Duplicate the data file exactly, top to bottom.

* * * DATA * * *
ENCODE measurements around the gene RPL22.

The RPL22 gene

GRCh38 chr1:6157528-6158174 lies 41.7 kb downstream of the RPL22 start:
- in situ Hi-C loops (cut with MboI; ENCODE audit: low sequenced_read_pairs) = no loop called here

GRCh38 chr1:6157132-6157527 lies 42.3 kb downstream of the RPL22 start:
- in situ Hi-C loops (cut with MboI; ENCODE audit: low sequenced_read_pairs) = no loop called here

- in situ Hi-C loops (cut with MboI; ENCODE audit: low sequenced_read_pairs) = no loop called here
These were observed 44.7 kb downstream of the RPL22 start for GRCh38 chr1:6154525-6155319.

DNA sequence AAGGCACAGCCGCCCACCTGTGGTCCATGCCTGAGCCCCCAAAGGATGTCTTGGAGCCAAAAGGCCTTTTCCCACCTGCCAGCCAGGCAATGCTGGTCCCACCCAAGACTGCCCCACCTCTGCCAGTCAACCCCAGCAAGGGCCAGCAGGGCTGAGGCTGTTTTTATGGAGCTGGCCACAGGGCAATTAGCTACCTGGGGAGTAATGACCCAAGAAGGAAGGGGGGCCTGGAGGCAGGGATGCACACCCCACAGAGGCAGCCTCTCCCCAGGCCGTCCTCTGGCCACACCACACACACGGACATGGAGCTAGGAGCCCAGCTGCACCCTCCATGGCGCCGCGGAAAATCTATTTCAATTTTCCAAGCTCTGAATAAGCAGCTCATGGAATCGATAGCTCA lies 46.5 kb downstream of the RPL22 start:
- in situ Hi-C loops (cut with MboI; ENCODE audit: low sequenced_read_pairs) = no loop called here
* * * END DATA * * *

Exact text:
ENCODE measurements around the gene RPL22.

The RPL22 gene

GRCh38 chr1:6157528-6158174 lies 41.7 kb downstream of the RPL22 start:
- in situ Hi-C loops (cut with MboI; ENCODE audit: low sequenced_read_pairs) = no loop called here

GRCh38 chr1:6157132-6157527 lies 42.3 kb downstream of the RPL22 start:
- in situ Hi-C loops (cut with MboI; ENCODE audit: low sequenced_read_pairs) = no loop called here

- in situ Hi-C loops (cut with MboI; ENCODE audit: low sequenced_read_pairs) = no loop called here
These were observed 44.7 kb downstream of the RPL22 start for GRCh38 chr1:6154525-6155319.

DNA sequence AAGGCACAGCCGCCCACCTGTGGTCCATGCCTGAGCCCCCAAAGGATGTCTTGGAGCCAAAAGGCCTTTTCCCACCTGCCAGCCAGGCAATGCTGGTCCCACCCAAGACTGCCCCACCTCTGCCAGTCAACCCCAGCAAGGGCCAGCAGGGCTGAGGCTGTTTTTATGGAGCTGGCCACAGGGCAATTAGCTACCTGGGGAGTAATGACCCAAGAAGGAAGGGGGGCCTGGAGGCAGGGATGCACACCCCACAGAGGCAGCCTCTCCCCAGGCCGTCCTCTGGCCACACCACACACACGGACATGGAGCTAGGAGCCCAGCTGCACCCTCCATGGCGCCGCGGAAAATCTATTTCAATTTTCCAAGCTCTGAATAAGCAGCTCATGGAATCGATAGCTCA lies 46.5 kb downstream of the RPL22 start:
- in situ Hi-C loops (cut with MboI; ENCODE audit: low sequenced_read_pairs) = no loop called here